At the Television Critics Association press tour, the producers and stars of the new Muppet comedy talked about romance, fighting, and being owned by Disney.
Yes, N.K. Jemison's newest epic is the kind of fantasy that has not one but two glossaries at the end — but reviewer Jason Heller says that just underscores her sumptuous detail and dimensionality.
Women are the blood and backbone of Adrienne Celt's debut novel, and at the heart is Lulu, who's revisiting family stories and legends as she comes to terms with her daughter's birth and an old curse.
Navina Haidar, an Islamic art curator at the Met, says she isn't interested in ideology: "The only place where we allow ourselves any passion is in the artistic joy ... of something that's beautiful."
Twenty-five years ago, Buzz Bissinger wrote about the big-time stakes of small-town high-school football in Friday Night Lights. Now he talks about the impact the book had on the players and himself.
Historian Alex Kershaw's latest book focuses on an American doctor and his family who worked with the French Resistance from their apartment just down Avenue Foch from the Paris SS headquarters.
The award-winning author of Holes has just published a new novel for young readers, called Fuzzy Mud. It mixes middle-school social puzzles with a more sinister mystery: a rogue biotech threat.
Comedian Jon Stewart was called to the White House on at least two occasions for private meetings with President Obama, according to Politico. NPR's Arun Rath speaks with reporter Darren Samuelsohn.
The documentary Back On Board traces the highs and lows of the star diver's career, the turmoil he faced as a gay, HIV-positive athlete — and the identity crisis that he experienced after retirement.
On this week's Alt Latino, we spend time with an album from Colombian singer Totó la Momposina. NPR's Rachel Martin talks with NPR's Felix Contreras about Tambolero.
When comics tell jokes about the news, they're bound to come up with similar punch lines. But comedy writer Larry Getlen says that, while joke theft does happen, it's still rare.
When comedians write jokes about the news, they're bound to come up with similar punch lines. Comedy writer Larry Getlen tells NPR's Rachel Martin that stealing jokes happens sometimes, but it's rare.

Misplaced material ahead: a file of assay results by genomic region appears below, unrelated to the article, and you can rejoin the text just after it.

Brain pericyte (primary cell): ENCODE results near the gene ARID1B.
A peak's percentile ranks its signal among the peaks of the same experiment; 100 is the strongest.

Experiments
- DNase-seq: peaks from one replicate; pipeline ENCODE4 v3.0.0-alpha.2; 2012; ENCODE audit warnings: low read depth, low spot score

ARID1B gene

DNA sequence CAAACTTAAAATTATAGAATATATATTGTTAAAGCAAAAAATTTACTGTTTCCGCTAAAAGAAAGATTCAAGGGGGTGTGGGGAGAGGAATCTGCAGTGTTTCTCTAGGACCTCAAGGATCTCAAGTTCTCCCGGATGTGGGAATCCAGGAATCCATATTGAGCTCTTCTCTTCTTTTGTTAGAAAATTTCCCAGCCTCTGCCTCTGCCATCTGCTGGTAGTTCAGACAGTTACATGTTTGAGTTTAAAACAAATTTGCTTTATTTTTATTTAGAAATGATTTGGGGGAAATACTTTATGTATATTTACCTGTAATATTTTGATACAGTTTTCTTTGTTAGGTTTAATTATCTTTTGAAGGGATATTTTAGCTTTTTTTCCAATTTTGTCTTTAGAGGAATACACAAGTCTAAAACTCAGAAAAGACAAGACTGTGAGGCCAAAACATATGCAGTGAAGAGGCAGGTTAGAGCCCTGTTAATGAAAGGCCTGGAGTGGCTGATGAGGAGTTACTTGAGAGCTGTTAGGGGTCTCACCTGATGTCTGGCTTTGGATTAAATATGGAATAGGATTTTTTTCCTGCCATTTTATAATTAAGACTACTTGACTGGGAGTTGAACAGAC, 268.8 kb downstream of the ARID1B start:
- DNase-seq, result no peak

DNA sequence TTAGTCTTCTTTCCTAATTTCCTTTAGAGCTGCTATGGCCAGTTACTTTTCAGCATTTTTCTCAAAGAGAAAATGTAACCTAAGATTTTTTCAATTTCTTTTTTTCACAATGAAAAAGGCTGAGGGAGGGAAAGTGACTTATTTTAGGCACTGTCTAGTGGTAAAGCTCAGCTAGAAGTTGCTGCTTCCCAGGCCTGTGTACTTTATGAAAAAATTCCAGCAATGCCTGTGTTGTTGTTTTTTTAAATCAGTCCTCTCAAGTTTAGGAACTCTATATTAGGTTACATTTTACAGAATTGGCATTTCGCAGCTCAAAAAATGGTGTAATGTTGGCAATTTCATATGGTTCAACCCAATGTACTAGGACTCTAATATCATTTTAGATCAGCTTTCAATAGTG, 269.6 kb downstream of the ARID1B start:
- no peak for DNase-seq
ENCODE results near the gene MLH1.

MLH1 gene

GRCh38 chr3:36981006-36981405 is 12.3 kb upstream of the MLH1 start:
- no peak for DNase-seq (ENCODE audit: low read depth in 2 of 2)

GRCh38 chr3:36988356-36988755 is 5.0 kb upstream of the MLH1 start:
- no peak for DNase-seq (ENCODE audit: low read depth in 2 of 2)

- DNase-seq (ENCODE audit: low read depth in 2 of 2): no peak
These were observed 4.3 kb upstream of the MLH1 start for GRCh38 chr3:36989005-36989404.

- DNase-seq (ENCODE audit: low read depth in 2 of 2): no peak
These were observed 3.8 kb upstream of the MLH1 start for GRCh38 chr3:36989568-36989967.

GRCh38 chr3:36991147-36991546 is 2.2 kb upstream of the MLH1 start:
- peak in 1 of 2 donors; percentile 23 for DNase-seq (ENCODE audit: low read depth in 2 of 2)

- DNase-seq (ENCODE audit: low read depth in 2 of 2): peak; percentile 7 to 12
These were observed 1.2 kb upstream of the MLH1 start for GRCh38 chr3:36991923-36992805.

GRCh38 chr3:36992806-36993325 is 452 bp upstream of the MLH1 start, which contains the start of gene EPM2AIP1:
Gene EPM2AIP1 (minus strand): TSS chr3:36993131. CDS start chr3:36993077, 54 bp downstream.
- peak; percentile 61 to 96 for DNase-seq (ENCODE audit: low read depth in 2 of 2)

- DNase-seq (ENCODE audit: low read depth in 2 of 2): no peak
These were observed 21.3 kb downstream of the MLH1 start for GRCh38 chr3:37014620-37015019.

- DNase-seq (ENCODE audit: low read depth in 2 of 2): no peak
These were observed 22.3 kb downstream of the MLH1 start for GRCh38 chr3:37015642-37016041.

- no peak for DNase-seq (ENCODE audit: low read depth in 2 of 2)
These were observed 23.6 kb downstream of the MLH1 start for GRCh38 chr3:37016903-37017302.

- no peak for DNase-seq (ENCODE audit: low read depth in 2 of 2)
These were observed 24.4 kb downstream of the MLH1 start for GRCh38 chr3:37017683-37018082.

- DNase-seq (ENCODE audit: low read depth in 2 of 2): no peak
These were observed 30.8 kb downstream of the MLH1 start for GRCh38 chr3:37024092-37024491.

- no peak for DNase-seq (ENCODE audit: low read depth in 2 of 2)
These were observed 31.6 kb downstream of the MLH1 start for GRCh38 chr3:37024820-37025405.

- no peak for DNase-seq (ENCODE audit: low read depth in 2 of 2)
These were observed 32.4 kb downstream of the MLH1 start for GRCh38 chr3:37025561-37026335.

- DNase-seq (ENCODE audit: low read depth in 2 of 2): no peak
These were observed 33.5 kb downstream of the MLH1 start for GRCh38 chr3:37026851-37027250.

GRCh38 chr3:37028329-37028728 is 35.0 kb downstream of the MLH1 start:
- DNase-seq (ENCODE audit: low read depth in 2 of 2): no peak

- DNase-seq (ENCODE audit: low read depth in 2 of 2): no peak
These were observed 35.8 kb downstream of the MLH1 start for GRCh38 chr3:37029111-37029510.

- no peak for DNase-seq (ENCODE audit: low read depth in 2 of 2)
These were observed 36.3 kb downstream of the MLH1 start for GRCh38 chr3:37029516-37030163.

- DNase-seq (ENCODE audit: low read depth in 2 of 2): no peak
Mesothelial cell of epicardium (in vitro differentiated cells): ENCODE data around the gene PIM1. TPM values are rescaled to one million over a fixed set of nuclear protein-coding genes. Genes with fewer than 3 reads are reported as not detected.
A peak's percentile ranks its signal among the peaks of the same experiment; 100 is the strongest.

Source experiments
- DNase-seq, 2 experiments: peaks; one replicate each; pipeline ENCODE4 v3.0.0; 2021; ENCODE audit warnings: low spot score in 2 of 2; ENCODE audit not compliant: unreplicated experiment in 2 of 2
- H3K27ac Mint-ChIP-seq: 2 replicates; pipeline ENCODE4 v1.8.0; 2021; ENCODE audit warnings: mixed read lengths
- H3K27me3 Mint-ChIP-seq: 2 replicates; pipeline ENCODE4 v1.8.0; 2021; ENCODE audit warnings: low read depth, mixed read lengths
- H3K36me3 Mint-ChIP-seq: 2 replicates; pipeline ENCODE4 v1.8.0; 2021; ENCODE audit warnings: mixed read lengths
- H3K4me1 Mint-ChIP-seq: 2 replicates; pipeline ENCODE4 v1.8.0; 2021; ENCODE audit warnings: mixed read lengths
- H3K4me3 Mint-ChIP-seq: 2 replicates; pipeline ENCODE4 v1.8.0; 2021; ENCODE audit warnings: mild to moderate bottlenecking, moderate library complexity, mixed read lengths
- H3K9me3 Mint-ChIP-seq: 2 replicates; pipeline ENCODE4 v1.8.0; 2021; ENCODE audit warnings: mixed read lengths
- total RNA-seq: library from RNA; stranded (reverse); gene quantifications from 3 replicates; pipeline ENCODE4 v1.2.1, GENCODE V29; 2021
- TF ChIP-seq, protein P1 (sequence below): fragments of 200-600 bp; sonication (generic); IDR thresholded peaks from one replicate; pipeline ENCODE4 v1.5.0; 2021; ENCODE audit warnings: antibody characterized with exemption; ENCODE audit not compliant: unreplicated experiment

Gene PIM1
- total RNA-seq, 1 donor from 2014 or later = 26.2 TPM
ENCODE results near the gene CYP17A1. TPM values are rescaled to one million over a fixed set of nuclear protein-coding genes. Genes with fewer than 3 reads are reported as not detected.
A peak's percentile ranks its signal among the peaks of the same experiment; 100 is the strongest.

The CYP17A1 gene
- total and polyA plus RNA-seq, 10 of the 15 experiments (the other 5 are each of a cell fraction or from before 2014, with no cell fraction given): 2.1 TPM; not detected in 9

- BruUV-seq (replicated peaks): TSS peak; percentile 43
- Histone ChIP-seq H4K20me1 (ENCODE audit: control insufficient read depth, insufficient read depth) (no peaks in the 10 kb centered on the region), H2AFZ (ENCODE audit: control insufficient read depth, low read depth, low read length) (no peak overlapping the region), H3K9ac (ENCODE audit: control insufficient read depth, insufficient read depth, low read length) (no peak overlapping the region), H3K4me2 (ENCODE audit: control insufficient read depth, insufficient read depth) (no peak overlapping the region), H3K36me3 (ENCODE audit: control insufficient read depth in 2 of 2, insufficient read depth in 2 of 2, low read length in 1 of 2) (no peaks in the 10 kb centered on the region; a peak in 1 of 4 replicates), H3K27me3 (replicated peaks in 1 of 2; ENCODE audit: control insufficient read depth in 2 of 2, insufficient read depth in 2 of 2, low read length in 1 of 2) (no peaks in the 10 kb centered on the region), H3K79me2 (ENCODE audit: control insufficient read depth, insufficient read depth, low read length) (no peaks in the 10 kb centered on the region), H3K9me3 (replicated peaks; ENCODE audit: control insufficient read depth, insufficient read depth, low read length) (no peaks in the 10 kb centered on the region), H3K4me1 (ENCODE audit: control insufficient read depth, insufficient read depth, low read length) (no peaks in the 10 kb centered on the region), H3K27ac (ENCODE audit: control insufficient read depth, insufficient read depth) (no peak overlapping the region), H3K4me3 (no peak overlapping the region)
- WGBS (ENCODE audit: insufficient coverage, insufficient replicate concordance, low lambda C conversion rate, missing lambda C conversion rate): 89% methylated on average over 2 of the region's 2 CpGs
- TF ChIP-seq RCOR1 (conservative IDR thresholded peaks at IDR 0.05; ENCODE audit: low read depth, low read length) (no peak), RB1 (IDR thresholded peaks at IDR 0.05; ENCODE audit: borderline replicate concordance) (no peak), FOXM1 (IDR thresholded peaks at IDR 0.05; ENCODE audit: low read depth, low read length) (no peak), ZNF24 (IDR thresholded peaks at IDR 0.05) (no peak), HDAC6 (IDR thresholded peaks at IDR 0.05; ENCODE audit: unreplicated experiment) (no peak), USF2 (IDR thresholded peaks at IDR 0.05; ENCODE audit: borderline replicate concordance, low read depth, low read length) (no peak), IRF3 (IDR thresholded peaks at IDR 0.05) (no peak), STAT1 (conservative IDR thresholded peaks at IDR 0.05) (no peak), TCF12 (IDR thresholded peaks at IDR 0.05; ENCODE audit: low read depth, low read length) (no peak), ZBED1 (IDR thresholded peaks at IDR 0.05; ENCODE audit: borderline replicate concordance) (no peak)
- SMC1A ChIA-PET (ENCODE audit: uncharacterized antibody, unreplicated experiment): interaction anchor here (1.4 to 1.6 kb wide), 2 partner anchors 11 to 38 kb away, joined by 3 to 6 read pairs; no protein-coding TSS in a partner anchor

A new documentary chronicles the famed Gore Vidal-William F. Buckley debates and the beginnings of TV political punditry. NPR's Rachel Martin speaks with directors Morgan Neville and Robert Gordon.
The Tony Award-winning musical, The Book of Mormon, opened in Salt Lake City last week. The sendup of missionaries from the Church of Jesus Christ of Latter-day Saints is getting a rousing reception.
Sophie Hannah's new psychological crime thriller is about the cruel machinations of outwardly nice married folks with too much time on their hands.
Before joining the notoriously shocking rap crew, Campbell was a party-rocking DJ in Miami. Even then, he knew that being aggressively different could lead to success.
A classic French dish, confit de canard was originally a way to preserve meat, and traditional recipes can require dozens of steps to prepare. David Lebovitz's fake take cuts the steps down to five.
"It is my fate to illuminate the lives of these one-of-a-kind notable women that have been somehow forgotten by history," says Paula McClain. She shines her spotlight on Markham in Circling the Sun.
The comedian and Late, Late Show band leader beatboxes, imitates and impersonates with amazing accuracy. It was a phone call from Conan O'Brien that put Watts' one-man show into the spotlight.
Twenty-five years after Charles Johnson's Middle Passage — which dwells with race, class and gender in 19th-century America — won the National Book Award, he reflects on his book's evolving meaning.